First off, to America’s 24 million living veterans — Happy Veterans Day. To those serving overseas, Godspeed. To those still in uniform, stand vigilant. To those who defended our nation in previous generations, thank you for serving in distant lands to defend our freedom. (And this week, especially, thank you to our oft-overlooked Cold Warriors — who stared down the Soviets until the wall came down). And, of course, we never forget those who gave the full measure.
Second, this morning adds more color to news that has been trickling out on President Obama’s Afghanistan decision. The Wall Street Journal reports that the president is now seriously considering a “compromise plan” for 30-35,000 additional troops that would send about 5,000–10,000 fewer troops than Gen. Stanley McChrystal requested.
According to the WSJ, “the new scenario combines reinforcements for fighting Taliban insurgents with trainers aimed at rapidly increasing the size and capabilities of Afghan troops to take on more operations themselves.” A sensible “hybrid” plan, but from my reading and understanding of General McChrystal’s plan, that is exactly what he plans to achieve if given 40,000 additional forces. So why not just give the general what he wants?
There are likely many reasons why Obama won’t heed McChrystal’s exact request, among them an unwillingness to wait this long to make a decision and then just “rubber stamp” his request, as well as a desire to look nuanced with American war strategy. (The Obama administration call this “smart power.” Does that make McChrystal’s request, by default, “dumb power”?) Neither of these are good reasons, especially since the American public won’t differentiate between 30,000 or 40,000 additional troops and polls overwhelmingly show support for listening to commanders in the field. If anything, most American’s will have a “whisky-tango-foxtrot” moment about why the general’s request was slightly undercut.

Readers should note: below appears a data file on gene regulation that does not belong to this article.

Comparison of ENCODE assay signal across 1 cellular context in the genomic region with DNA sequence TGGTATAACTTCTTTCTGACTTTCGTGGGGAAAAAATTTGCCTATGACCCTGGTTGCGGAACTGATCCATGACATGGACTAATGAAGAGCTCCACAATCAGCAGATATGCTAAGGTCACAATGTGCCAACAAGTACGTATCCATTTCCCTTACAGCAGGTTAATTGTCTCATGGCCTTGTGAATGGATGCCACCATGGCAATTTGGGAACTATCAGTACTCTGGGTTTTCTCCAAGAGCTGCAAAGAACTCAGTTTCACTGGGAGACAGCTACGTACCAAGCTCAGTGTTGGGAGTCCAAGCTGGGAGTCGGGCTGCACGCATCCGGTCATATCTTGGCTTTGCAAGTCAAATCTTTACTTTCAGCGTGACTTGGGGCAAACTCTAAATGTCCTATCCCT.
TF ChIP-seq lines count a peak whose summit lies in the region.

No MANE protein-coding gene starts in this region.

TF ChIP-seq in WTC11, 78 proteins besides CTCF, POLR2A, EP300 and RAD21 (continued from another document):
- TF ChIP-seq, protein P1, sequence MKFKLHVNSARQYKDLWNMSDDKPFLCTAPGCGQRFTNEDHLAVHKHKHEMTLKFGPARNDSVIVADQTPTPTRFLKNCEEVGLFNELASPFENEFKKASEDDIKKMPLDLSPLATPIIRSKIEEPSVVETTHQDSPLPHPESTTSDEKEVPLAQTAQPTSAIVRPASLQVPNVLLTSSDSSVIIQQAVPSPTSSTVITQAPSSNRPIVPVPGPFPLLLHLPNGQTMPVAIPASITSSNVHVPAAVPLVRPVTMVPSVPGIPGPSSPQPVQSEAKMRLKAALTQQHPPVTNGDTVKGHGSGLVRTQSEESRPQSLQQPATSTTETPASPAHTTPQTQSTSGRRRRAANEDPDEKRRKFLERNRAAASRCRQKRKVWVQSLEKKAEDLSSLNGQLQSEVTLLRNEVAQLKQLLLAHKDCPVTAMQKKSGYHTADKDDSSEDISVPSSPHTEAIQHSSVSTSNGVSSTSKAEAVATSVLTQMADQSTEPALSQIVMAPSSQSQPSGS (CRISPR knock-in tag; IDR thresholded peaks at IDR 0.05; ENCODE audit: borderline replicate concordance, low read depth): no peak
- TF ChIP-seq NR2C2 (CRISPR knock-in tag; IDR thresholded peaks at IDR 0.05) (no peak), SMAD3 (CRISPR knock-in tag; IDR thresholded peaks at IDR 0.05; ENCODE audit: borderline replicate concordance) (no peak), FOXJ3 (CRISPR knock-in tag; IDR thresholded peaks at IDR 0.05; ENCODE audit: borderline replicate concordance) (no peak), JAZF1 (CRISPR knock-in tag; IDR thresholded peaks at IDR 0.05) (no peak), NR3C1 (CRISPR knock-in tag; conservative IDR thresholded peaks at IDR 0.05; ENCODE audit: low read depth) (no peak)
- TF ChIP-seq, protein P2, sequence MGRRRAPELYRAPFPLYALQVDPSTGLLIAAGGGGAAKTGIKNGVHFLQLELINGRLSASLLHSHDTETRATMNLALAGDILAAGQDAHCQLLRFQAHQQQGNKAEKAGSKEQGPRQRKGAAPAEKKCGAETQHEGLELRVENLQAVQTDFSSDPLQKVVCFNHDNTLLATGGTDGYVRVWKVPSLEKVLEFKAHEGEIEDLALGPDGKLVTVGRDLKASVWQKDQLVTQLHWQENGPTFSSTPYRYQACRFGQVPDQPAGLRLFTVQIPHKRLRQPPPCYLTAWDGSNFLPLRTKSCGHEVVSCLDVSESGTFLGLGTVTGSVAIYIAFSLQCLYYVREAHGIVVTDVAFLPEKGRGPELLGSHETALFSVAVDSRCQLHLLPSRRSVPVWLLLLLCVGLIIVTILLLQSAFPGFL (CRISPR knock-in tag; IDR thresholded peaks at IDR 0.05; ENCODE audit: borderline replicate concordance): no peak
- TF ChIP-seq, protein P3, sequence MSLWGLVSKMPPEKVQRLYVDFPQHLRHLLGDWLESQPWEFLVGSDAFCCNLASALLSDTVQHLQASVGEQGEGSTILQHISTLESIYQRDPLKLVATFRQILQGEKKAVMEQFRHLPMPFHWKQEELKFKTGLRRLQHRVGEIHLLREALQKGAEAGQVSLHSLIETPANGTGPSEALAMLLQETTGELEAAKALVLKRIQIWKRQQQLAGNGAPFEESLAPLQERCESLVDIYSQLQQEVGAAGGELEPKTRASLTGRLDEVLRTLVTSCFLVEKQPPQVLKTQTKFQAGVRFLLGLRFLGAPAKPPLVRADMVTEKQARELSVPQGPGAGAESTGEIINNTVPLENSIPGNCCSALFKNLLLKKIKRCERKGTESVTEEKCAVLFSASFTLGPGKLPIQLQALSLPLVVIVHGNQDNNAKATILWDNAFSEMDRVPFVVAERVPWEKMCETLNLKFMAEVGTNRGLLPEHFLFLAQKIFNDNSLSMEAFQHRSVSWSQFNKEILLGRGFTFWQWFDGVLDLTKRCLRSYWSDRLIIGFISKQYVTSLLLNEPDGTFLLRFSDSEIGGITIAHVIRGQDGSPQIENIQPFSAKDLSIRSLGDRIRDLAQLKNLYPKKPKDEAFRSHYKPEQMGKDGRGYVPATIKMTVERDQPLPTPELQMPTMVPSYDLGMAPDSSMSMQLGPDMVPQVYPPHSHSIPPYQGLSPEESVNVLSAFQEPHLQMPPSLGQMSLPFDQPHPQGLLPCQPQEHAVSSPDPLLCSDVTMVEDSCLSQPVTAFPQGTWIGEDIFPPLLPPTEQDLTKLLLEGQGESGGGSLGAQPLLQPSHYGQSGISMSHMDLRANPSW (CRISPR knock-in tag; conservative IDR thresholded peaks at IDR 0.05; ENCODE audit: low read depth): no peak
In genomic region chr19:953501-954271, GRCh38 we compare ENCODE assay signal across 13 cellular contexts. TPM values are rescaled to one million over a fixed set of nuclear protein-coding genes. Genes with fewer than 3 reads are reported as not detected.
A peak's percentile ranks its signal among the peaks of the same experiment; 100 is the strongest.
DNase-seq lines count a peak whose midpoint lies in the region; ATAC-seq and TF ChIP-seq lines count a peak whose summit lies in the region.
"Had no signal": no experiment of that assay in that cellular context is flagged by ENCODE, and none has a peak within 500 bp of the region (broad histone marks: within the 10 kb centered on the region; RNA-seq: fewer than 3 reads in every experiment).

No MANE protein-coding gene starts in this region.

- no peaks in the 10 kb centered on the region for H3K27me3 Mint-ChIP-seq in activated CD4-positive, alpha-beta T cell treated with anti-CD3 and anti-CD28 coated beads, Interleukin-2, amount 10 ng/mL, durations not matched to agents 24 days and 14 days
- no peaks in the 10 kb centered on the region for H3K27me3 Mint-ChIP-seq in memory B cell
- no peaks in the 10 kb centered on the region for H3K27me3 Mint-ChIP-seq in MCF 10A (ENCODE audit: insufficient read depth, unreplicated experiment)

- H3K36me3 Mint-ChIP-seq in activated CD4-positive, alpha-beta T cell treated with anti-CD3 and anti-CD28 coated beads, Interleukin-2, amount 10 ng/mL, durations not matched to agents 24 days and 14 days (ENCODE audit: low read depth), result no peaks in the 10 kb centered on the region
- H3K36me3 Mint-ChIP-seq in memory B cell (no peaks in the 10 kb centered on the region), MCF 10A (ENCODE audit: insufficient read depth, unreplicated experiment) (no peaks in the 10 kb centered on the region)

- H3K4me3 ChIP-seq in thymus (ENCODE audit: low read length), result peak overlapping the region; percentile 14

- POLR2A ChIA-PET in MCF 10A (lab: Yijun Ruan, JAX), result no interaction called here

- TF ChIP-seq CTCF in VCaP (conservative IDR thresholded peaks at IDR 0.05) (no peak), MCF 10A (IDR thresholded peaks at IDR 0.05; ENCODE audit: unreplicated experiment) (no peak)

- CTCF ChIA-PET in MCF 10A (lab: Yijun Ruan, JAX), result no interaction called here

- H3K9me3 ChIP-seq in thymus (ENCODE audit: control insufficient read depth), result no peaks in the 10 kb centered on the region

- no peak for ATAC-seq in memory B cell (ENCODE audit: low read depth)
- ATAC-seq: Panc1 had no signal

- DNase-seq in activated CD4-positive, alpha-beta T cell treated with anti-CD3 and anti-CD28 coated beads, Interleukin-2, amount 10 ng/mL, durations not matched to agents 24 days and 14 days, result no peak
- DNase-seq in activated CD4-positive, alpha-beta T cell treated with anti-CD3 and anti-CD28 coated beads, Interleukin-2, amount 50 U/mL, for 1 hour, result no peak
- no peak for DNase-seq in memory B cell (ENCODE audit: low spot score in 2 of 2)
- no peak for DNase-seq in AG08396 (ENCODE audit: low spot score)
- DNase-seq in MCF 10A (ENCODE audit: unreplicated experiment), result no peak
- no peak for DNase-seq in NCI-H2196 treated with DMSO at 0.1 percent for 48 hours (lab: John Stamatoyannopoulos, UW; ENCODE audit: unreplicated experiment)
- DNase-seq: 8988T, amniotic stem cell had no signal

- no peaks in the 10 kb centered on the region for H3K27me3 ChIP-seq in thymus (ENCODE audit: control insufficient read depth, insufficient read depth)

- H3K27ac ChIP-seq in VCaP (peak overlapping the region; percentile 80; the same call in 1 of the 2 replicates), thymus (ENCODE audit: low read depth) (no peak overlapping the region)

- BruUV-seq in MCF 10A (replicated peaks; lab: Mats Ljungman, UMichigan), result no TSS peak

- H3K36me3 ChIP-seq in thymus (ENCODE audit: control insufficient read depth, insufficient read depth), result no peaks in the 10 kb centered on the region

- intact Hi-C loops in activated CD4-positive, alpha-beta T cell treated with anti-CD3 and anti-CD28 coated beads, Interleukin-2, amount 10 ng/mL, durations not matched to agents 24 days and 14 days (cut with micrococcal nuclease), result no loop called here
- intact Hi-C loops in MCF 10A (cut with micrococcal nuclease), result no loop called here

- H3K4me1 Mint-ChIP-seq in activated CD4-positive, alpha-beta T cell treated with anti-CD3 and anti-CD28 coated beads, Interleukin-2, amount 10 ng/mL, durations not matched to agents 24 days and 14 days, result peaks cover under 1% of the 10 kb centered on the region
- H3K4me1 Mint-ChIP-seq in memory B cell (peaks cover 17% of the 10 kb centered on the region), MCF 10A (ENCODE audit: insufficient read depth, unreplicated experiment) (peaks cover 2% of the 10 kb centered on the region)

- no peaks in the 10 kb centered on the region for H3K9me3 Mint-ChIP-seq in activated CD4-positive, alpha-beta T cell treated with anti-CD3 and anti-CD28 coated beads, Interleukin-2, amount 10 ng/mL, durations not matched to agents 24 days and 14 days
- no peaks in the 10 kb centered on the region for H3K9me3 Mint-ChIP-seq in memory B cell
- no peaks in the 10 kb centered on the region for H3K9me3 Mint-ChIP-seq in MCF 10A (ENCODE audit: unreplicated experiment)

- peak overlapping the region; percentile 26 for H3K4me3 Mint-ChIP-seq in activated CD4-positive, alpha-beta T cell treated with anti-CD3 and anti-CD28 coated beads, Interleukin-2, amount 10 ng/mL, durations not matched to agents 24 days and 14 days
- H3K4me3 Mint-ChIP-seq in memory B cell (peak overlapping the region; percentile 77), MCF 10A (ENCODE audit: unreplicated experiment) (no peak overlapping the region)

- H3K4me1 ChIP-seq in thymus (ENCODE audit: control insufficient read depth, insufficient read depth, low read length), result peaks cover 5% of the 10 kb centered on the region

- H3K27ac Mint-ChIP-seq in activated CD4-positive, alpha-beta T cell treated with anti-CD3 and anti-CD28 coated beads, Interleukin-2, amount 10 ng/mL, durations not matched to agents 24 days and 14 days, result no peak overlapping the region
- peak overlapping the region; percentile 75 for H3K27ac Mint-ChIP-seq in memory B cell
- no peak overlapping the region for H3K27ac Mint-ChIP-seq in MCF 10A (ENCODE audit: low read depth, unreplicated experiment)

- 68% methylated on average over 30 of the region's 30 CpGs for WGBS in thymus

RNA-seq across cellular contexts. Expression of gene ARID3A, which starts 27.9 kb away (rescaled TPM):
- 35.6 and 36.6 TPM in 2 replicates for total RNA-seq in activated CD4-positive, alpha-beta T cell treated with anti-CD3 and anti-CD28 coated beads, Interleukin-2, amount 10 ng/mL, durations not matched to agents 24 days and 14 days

As for judging the merits of this “hybrid plan,” I think we need to look to General McChrystal, Ambassador Eikenberry, and General Petraeus. If they confidently say they can get the job done with this approach, then I take them at their word. (We should also look for insight from those who got Iraq right, and continue to advise our generals in the field, among them folks like Gen. Jack Keane, Fred and Kim Kagan, David Kilcullen, etc.).
President Obama is meeting with his war council today. It’s good to hear that he is leaning toward a substantial increase in forces, which shows he is serious about winning in Afghanistan. In that case, why not give all the tools at his disposal to the troops who actually have to go about the dirty business of winning it?